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University of Stirling

English Studies and Spanish

UCAS Code: QR34
BA (Hons) 4 years full-time 2017
BA (Hons) 6 years part-time 2017
Ucas points guide

120

% applicants receiving offers

50%

Subjects
  • English studies
  • Spanish studies
Student score
88% HIGH
71% LOW
% employed or in further study
98% HIGH
95% MED
Average graduate salary
£16k LOW
£21.5k HIGH
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What do you need to get in?

Source: UCAS

Main entry requirements

A level
BBB

Scottish Highers
ABBB-AABB

BTEC Diploma
Not Available

International Baccalaureate
32

UCAS tariff points
Not Available

If your qualifications aren’t listed here, you can use our UCAS points guide of 120 and refer to the university’s website for full details of all entry routes and requirements.

The real story about entry requirements

% applicants receiving offers

50%

Provided by UCAS, this is the percentage of applicants who were offered a place on the course last year. Note that not all applicants receiving offers will take up the place, so this figure is likely to differ from applicants to places.

What does the numbers of applicants receiving course offers tell me?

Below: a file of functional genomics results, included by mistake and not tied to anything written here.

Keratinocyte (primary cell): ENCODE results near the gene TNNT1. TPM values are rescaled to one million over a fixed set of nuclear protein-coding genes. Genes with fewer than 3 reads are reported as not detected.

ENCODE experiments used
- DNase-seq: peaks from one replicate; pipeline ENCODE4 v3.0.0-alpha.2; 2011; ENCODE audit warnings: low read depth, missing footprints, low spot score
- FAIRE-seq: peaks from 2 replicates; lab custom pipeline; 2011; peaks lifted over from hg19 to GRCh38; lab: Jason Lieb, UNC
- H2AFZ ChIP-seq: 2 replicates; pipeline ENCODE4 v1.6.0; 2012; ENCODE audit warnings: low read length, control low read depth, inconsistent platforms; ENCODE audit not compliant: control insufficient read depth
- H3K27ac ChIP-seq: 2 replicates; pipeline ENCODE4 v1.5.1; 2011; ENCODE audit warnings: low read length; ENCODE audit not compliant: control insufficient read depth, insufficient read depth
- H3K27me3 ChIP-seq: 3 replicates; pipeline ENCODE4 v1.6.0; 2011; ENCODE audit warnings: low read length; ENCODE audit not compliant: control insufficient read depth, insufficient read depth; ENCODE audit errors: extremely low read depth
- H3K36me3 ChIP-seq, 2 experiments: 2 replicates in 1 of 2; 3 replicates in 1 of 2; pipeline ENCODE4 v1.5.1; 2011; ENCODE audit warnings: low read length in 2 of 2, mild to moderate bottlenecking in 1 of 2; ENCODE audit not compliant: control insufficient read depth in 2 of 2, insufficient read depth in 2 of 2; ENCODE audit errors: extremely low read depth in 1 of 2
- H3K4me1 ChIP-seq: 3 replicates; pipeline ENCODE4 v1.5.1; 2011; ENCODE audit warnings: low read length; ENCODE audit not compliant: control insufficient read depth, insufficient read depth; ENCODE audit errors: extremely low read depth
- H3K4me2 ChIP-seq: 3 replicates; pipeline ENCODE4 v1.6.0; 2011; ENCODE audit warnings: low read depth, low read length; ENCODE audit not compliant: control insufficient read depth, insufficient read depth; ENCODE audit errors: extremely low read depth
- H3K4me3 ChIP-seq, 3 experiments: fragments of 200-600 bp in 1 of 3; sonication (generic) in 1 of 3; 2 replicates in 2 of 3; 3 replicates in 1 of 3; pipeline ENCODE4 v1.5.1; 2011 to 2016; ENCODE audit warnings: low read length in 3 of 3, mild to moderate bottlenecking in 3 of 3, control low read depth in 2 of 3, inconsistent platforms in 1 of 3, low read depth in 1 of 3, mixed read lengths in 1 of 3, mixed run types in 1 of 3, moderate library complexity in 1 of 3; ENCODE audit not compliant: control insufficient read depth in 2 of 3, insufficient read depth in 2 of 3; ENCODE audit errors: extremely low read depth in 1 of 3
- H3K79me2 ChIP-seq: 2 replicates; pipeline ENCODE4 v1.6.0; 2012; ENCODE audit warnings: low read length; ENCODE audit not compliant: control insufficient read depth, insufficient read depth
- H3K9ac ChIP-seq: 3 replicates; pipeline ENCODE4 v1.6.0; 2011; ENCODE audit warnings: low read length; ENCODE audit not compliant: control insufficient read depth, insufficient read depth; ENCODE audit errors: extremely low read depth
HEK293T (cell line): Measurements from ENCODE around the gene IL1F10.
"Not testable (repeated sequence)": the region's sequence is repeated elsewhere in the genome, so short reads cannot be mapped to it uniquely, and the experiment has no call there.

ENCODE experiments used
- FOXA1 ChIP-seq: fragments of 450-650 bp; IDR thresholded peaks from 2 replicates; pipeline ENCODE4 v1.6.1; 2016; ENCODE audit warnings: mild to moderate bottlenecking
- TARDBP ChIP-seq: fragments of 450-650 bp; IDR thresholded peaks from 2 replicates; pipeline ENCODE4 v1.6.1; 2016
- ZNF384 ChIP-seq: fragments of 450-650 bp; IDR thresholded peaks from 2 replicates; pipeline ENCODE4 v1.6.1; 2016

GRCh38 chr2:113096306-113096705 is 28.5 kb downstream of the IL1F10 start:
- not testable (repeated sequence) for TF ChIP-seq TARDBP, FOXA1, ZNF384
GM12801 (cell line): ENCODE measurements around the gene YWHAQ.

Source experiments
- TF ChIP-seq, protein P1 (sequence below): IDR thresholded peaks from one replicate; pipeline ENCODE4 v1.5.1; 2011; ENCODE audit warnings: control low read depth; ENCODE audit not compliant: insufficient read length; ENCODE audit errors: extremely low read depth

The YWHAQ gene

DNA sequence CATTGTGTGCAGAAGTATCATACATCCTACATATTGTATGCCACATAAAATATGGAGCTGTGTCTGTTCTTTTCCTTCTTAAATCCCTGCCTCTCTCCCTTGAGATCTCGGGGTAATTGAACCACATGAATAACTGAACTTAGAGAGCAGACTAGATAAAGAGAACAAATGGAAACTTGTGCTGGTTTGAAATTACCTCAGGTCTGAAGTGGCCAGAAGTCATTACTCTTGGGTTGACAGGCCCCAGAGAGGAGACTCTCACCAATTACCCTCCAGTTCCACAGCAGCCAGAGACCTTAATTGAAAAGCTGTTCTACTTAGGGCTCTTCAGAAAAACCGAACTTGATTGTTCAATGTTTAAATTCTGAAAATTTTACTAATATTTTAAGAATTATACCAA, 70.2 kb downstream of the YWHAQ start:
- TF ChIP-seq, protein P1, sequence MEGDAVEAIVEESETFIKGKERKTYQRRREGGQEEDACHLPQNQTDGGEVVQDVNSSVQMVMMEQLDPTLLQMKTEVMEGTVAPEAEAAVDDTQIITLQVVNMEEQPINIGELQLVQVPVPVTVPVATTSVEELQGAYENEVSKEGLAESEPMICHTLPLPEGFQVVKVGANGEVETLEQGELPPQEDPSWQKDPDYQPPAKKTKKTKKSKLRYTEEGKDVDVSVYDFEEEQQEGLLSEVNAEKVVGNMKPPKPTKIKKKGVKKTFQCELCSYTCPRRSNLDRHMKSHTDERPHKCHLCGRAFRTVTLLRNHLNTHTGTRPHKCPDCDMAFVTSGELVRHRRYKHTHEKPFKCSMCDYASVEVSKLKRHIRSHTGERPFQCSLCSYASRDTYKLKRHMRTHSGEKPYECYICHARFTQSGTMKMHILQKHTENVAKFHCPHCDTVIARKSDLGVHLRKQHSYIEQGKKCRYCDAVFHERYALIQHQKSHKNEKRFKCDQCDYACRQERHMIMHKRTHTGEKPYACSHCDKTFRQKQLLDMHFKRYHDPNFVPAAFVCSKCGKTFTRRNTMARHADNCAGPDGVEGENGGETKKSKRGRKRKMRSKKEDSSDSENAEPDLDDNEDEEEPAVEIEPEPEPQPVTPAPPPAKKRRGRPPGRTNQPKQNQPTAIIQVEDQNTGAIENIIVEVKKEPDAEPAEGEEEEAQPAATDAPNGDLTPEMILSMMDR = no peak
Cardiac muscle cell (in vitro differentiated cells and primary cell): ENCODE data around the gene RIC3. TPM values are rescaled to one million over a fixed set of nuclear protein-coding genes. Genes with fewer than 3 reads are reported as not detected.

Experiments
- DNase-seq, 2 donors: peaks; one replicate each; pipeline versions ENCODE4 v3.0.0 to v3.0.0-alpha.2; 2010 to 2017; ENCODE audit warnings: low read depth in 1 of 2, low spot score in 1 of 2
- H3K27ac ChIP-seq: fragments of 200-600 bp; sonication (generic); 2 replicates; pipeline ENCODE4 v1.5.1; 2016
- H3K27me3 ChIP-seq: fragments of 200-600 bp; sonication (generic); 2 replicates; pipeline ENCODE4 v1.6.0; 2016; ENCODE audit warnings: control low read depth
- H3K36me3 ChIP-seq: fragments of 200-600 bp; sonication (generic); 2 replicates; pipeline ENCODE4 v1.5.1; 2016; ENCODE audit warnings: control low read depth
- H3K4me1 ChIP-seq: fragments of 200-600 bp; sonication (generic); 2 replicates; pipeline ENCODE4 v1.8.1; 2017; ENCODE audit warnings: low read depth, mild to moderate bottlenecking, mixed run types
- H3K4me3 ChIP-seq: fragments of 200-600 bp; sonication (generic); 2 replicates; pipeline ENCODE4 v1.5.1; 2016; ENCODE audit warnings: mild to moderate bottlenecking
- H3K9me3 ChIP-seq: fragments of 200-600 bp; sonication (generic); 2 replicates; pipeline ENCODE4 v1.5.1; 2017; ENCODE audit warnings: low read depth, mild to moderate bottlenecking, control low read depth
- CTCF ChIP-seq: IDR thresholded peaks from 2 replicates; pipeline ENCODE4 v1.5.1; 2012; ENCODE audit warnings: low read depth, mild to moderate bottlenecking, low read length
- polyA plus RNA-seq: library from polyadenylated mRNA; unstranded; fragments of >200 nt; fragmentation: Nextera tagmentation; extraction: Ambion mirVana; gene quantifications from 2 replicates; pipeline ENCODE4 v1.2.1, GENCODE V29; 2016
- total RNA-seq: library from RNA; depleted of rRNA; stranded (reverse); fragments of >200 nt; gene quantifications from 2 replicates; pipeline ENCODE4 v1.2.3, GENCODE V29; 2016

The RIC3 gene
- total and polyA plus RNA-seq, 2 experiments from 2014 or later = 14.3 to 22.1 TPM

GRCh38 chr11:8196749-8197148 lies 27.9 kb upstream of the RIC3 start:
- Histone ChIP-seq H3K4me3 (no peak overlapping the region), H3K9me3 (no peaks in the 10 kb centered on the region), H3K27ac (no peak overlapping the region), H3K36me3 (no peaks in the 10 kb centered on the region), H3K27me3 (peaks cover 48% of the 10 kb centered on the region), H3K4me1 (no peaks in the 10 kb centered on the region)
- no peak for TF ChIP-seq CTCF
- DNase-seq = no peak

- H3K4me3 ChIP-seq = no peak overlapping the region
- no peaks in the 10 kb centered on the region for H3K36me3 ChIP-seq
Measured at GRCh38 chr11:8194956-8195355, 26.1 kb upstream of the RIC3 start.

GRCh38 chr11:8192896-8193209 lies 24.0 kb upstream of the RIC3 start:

Tuition fee & financial support

£1,820

Maximum annual fee for UK students. NHS-funded, sandwich or part-time course fees may vary.

If you live in:

  • Scotland and go to a Scottish university, you won’t pay tuition fees
  • Northern Ireland and go to an NI uni, you’ll pay £3,805 in tuition fees
  • Wales you’ll pay £3,810 in fees and get a tuition fee grant to cover the rest
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Will this course suit you?

Sources: UCAS & KIS

Every degree course is different, so it’s important to find one that suits your interests and matches the way you prefer to work – from the modules you’ll be studying to how you’ll be assessed. Top things to look for when comparing courses

Course description

Modules

University of Stirling

Mark Ferguson

Stirling University offers one of the most picturesque campuses in the UK. The campus is home to a large number of students and has a real sense of community spirit. It has a high standard of teaching and offers a safe all-round learning experience for its students. Moreover we are Scotland's University for sporting excellence, and boast some of the finest facilities.

How you'll spend your time

  • Lectures / seminars
  • Independent study
  • Placement
18%
82%

Year 1

18%
82%

Year 2

6%
44%
50%

Year 3

12%
88%

Year 4

How you'll be assessed

  • Written exams
  • Coursework
  • Practical exams
13%
87%

Year 1

7%
93%

Year 2

100%

Year 3

23%
65%
12%

Year 4

What do the numbers say for

Where there isn’t enough reliable data about this specific course, we’ve shown aggregated data for all courses at this university within the same subject area

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What do students think about this subject here?

Source: NSS